I have heard from many members in the chronic illness community that loneliness is a shared feeling. I am no stranger to loneliness. I often protest that I do not have the ability to be lonely, because I value my solitude- but it is very possible.
As I have shared in previous posts, I have an autoimmune disease (Hashimotos) which leaves me tired often, no matter how much sleep I get. I struggle to make plans in advance. “I’m too tired” becomes my excuse, but nobody would understand that those words do not mean I have no interest in going out. I wish I could. When I reach a point where I am too fatigued, I ignore texts, I cancel plans. It isn’t because I can not physically make it there, it is because I am ashamed to show up as that version of me. When I do show up, I want to be all there. If that makes sense-
My fatigue is misunderstood as a disinterest, or boredom, and explaining my condition is not a fun social activity either. Without meaning to, I push people away. What hurts the most, is that at those times, I need people the most. I guess I don’t want to have to need people. I don’t want the roles to change. I want people to enjoy my company too.
You want to be a part of things.
You can be in a room full of people, but feel more lonely than you did when you were by yourself.
How do you climb out of loneliness?
You can do what may be most uncomfortable in that moment.
You reach out first.
I did something very uncomfortable a few weeks before my surgery. Chronic pain can be isolating as well.
I was lonely.
Attached to my bed.
I reached out. I posted for my closest friends to see. I added my usual sarcastic humor to make it seem less whiny. I am not recommending you do this, but in an odd way it worked for me.
“im reaching out 🙋🏻♀️ because im sensitive and need to express it rn lol. i hate asking for help or being needy—but if i preach asking for help, it has to start with me. My surgery is in 2 weeks which is great but an area im lacking (and its 100% my fault) is social support. i get lonely, i get sad, and i get jealous on high pain days and im no fun when im like that like nobody needs to see that! but i also really want a friend in those times so its a contradiction. ANYWHO if anyone can squeeze time to come visit me the week or so after my surgery *wink wink* it will lift my spirits and be a healthy distraction and i feel like an asshole that im asking for this. but really i just feel guilty i have not done much with my friends, i miss yall, and i have isolated myself so much im afraid people forget about me or decide not to invite me because i usually say im not feeling well anyway. :/”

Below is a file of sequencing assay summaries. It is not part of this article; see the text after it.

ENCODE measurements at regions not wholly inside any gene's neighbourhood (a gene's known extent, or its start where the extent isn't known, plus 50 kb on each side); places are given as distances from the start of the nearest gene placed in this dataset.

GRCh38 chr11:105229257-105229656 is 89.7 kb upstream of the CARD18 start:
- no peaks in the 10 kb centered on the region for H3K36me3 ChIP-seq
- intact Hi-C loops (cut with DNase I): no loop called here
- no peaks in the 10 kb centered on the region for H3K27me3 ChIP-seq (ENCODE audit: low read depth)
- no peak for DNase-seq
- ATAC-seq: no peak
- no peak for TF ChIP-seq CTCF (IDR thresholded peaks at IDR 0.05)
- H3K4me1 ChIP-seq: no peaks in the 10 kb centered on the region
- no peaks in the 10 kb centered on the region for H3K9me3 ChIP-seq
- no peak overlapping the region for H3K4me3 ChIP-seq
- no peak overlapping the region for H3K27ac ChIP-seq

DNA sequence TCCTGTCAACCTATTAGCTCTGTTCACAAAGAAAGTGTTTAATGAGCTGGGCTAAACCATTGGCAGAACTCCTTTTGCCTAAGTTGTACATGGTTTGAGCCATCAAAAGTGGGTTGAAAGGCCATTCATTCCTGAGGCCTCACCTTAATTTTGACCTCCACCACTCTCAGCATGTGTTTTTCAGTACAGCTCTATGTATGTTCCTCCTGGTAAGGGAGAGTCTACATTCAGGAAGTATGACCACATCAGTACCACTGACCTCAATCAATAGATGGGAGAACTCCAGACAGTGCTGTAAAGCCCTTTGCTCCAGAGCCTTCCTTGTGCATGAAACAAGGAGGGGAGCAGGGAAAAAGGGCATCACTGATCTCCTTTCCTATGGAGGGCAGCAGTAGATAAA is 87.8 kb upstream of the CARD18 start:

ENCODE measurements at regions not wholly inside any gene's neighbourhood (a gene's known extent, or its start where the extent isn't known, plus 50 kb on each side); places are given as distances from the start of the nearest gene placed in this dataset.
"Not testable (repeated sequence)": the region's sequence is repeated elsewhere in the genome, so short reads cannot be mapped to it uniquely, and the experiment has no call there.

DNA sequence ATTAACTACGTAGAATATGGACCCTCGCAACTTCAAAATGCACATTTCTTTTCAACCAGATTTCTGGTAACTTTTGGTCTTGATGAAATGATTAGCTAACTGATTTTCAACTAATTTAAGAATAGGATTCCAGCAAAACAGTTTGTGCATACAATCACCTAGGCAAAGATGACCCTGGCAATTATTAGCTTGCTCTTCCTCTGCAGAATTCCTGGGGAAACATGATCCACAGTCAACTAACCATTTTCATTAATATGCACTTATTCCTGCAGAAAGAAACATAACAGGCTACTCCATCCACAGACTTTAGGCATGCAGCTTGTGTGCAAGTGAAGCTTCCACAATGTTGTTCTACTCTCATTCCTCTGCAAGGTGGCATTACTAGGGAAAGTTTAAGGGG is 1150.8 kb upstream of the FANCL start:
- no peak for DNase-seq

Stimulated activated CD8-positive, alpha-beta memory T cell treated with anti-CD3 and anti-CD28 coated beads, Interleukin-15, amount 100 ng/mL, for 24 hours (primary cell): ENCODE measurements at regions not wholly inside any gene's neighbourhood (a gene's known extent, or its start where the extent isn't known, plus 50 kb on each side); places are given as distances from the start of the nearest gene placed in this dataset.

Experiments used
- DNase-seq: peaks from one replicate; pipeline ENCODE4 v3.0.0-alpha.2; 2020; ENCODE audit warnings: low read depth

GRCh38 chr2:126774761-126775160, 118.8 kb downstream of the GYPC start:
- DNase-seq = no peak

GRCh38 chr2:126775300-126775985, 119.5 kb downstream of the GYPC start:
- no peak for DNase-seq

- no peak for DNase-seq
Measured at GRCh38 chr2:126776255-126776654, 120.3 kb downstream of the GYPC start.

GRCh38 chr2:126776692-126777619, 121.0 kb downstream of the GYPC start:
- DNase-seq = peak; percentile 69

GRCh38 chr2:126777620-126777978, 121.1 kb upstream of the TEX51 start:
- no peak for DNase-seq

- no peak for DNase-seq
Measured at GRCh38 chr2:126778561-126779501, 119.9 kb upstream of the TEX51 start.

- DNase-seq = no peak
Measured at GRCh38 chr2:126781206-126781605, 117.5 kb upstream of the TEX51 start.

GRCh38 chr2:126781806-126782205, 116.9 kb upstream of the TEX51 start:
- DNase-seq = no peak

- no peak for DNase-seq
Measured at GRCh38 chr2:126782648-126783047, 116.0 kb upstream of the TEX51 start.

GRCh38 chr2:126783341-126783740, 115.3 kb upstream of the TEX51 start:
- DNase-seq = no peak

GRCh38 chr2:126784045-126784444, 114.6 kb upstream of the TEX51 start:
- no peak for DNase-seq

. . . .
I cringe reading that again. I didn’t necessarily have to reach out that way but it did get others attention. Even if my friends were too busy to hang out, it meant enough that they had texted me to check-in. I felt less alone. Loneliness isn’t always about having someone in the same room. There is a loneliness in knowing that you are the only one who is aware of how you are truly feeling, and what you truly want and need. It can even feel like you are the only one who cares. Maybe that’s true. But, someone does.
I tend to worry about burdening others, however I never assume others are burdening me. When they need me, I’m happy to help. I’m happy to know that they trust me enough to reach out, and that they trust themselves enough to express themselves.
Not everyone will experience or know exactly what you are going through, but there is a great chance they are fighting a hard battle too. Honest humans, honest friends, remind us that we are not alone.
I can not assume that everyone has a person or a group of people to reach out to when they are lonely. I can not assume that loneliness can’t reach the point of overwhelm and depression where you lose the energy or find the meaning in asking for help.
There are many hotlines and support groups, but one I always recommend from personal experience is the Crisis Text Line.
Just text “START” or “CONNECT”
It is anonymous. On the other end is a trained Crisis Counselor. *You can receive support for any difficult emotion.
take care of yourselves.